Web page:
Court of appeal to decide what is a protected caravan site

In Brightlingsea Haven v Morris [2008] EWHC 1928 (QB), the High Court considered whether Haven Village in Brightlingsea was a “protected site” within the meaning of the Caravan Sites Act 1968.

This is an important question because the Mobile Homes Act 1983 grants a degree of security of tenure to residential occupiers of mobile homes who are entitled to station their homes on a protected site.

Have Village was operated by licence under the Caravan Sites and Control of Development Act 1960 which licence required that the mobile homes be occupied only between 1st March and 30 November, at weekends and for 10 days over Christmas.

The court found … Read the full post

Remedying immoral use

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Patel v K&J Restaurants [2010] EWCA Civ 1211 deals with a number of interesting questions concerning relief from forfeiture. Although the lease in question (of a restaurant and residential flats) fell within the Landlord and Tenant Act 1954, the case has wider implications for anyone dealing with relief from forfeiture, particularly where there has been immoral use of the premises.

Patel were the landlords and K&J the tenants. K&J were in breach of their lease in two ways. First a sub-tenant of one of the flats had been using the flat for prostitution — the type example of “immoral user” see Rugby School (Governors) v Tannahill [1935] 1 … Read the full post

If you’ve got a spare 30 mins

The Lord Chancellor, the Rt Hon. Ken Clarke QC MP gave a surprisingly frank interview to Law in Action this week. It’s available on the BBC iplayer, here, for the moment and is very much worth 30 mins of your time. The questions on legal aid and, in particular, housing and legal aid are rather short on specifics, but it’s clear that the direction of travel is to remove more areas of law from the scope of legal aid (family law in particular) and to alter the eligibility thresholds.… Read the full post

Parish notices

Our friends at the LAPG have reminded us that the All Party Parliamentary Group on Legal Aid meets on Wednesday 24 November in Committee Room 14 of the House of Commons between 2 and 4 pm. The speaker will be Jonathan Djangoly MP, Minister for Courts and Legal Aid. It is anticipated that the MoJ consultation paper on the legal aid budget will have been published by then.

All welcome, although I understand from having attended these things before that preference is given to MPs and Peers and once the room is full, no-one else can get in.… Read the full post

Equality Act 2010

I’m going to level with you, dear reader(s), I’m a bit late with this one. In my defence, I point to the fact that the Act as printed is around 250 pages long, consisting of 218 sections and 28 schedules. The explanatory notes run to over 160 pages. There is then a further 650 pages in the associated codes of practice, as well as some non-statutory guidance. While this may not be the weightiest piece of legislation ever, it certainly is something of a Behemoth. Anyway, it’s not as if we hadn’t warned you that it was coming.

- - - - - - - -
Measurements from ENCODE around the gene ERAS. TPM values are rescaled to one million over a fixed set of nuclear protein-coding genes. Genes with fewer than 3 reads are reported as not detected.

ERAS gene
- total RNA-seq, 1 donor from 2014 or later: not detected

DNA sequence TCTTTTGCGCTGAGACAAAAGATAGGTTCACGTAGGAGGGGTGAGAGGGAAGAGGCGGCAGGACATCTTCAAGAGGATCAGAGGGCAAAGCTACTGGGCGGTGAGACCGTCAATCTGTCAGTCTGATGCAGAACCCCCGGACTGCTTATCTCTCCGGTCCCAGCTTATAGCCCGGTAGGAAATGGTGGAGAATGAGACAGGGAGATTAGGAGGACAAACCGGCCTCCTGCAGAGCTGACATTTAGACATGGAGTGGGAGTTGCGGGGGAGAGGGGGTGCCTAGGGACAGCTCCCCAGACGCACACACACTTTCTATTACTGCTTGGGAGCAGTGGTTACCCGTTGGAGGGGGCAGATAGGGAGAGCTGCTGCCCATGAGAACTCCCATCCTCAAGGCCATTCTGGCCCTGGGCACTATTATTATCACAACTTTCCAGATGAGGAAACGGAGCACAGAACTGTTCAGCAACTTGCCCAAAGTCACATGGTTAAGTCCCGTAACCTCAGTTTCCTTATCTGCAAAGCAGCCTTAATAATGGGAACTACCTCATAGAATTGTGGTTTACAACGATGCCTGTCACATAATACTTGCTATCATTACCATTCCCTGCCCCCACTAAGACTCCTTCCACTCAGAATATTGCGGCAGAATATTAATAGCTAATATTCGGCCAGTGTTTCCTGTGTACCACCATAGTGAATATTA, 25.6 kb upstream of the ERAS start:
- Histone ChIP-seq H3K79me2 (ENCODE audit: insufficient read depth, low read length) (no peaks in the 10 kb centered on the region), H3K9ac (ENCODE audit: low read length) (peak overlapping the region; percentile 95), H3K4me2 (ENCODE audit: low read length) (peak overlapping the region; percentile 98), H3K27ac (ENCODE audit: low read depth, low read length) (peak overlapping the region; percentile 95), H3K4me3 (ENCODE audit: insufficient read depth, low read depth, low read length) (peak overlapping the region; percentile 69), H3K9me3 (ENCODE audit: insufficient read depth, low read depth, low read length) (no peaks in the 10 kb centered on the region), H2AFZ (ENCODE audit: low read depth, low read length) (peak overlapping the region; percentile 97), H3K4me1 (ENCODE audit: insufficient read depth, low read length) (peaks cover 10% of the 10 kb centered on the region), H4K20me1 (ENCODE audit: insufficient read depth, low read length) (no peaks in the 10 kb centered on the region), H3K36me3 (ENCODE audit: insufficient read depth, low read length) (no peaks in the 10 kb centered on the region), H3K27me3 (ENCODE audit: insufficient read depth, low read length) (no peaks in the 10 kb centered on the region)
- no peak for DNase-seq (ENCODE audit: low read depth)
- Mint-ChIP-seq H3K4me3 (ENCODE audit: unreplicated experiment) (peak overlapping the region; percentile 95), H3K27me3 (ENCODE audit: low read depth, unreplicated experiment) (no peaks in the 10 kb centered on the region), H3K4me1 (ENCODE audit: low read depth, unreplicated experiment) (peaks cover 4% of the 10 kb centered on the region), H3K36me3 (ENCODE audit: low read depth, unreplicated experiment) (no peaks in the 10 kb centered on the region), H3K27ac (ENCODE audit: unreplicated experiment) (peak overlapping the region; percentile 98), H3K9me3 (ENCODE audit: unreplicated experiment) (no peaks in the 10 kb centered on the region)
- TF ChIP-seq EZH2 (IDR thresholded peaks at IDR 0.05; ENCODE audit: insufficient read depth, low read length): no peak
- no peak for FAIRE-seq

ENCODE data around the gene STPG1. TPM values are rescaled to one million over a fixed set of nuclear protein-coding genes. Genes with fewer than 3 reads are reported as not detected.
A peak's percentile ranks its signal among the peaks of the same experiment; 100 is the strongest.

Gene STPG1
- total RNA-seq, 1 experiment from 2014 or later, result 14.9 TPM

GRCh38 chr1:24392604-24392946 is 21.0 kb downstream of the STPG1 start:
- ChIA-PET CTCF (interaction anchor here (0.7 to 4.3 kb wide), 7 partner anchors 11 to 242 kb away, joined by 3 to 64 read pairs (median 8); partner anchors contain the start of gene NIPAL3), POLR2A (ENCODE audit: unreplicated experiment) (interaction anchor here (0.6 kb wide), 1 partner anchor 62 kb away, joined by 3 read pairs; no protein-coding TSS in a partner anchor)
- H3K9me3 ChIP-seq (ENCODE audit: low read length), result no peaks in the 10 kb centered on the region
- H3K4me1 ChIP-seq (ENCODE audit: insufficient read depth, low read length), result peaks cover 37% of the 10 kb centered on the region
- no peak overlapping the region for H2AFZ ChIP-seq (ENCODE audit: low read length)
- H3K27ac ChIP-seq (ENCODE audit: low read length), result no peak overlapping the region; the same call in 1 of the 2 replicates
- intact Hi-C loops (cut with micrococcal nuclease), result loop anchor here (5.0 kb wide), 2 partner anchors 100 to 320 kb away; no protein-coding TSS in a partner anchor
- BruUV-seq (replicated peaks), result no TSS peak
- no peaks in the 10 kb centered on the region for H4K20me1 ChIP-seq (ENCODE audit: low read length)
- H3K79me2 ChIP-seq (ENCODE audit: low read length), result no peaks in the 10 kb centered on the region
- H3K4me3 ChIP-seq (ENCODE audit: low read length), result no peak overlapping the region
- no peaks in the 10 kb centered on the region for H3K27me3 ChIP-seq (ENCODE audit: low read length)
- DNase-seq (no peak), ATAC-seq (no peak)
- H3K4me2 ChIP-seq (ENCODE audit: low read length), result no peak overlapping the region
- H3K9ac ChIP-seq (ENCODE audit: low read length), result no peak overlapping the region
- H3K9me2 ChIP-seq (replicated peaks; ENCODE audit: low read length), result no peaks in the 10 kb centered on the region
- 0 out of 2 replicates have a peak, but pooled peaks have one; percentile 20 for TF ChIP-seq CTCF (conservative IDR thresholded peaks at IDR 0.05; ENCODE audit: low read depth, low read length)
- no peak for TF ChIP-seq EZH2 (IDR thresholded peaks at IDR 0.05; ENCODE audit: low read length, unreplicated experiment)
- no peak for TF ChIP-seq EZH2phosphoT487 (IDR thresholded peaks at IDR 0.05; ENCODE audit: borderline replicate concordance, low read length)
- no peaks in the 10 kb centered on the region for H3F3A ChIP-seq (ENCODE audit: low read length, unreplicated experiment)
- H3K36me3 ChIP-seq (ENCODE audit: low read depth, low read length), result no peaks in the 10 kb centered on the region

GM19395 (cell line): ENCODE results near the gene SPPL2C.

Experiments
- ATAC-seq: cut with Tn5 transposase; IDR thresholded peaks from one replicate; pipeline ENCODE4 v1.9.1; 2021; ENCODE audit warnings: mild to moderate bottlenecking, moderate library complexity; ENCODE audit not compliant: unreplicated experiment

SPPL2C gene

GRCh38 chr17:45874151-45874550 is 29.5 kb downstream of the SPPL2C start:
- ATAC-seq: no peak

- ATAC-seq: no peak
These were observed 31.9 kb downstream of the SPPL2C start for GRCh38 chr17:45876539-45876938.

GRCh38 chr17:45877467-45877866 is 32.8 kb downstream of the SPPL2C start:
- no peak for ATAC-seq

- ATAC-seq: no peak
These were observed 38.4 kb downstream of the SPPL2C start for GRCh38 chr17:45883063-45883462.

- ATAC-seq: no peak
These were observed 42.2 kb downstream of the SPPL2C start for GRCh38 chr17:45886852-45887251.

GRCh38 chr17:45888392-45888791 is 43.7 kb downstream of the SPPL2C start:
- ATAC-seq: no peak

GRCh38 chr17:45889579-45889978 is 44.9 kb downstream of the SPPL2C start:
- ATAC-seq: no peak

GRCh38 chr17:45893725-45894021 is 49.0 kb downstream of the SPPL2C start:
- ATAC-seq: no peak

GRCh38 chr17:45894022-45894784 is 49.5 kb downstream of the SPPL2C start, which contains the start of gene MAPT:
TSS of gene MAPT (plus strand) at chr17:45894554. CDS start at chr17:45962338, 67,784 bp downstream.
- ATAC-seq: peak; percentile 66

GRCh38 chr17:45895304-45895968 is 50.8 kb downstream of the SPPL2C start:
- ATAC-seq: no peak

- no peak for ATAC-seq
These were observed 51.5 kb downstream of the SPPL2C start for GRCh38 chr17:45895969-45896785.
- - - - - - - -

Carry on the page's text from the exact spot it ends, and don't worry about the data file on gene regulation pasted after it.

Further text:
Large parts of it are now in force. While it is inevitably … Read the full post

Two More Housing Act 2004 Appeals Reach the Lands Tribunal

Relatively few appeals to the RPT reach the Lands Tribunal. However decisions in two have recently been published on their website.

Hanley v Tameside Metropolitan Borough Council is an appeal against the service of a Prohibition Order. These Orders are made under the HHSRS, in Part 1 of the Housing Act 2004, and prohibit the use of a property, or part of it, by all persons or a specified group as a result of serious hazards assessed under the Act.
In March 2009 such an order was made by T against H as a result of water ingress in a house he was letting to 4 people. The making of … Read the full post

Pathway plans and duties

In R(A) v Lambeth LBC [2010] EWHC 1652 (Admin) (Claim 1) and [2010] EWHC 2439 (Admin) (Claim 2), Kenneth Parker J considered first whether it was proper for a personal advisor to complete a ChIldren Act 1989 pathway plan, and, secondly, the degree of specificity required in such a plan.  A had a troubled upbringing, having been involved in gang warfare, which lead to him giving evidence against somebody who tried to kill him, leaving him at risk in certain areas of London.  He had been a looked after child and these claims concerned the attempts by Lambeth at getting a pathway plan right, attempts at which they singularly failed.  … Read the full post

Allocations: Overwriting the effective date

One of the key things that choice-based lettings is designed to achieve is openness and transparency in housing allocation (or lettings, if you prefer).  It does so mostly by using a relatively crude mechanism of determining priorities in and between bands/groups/classes: waiting time.  In the early schemes, waiting time could be nobbled by adding periods in cases of urgent need through the use of priority cards etc, but this failed the transparency test (see the 2008 CoG).

In R(Kabashi) v LB Redbridge [2009] EWHC 2984 (Admin) (but only just arrived on Baili, honest), Redbridge got away with (and that’s the best way of putting it as far as I’m concerned) … Read the full post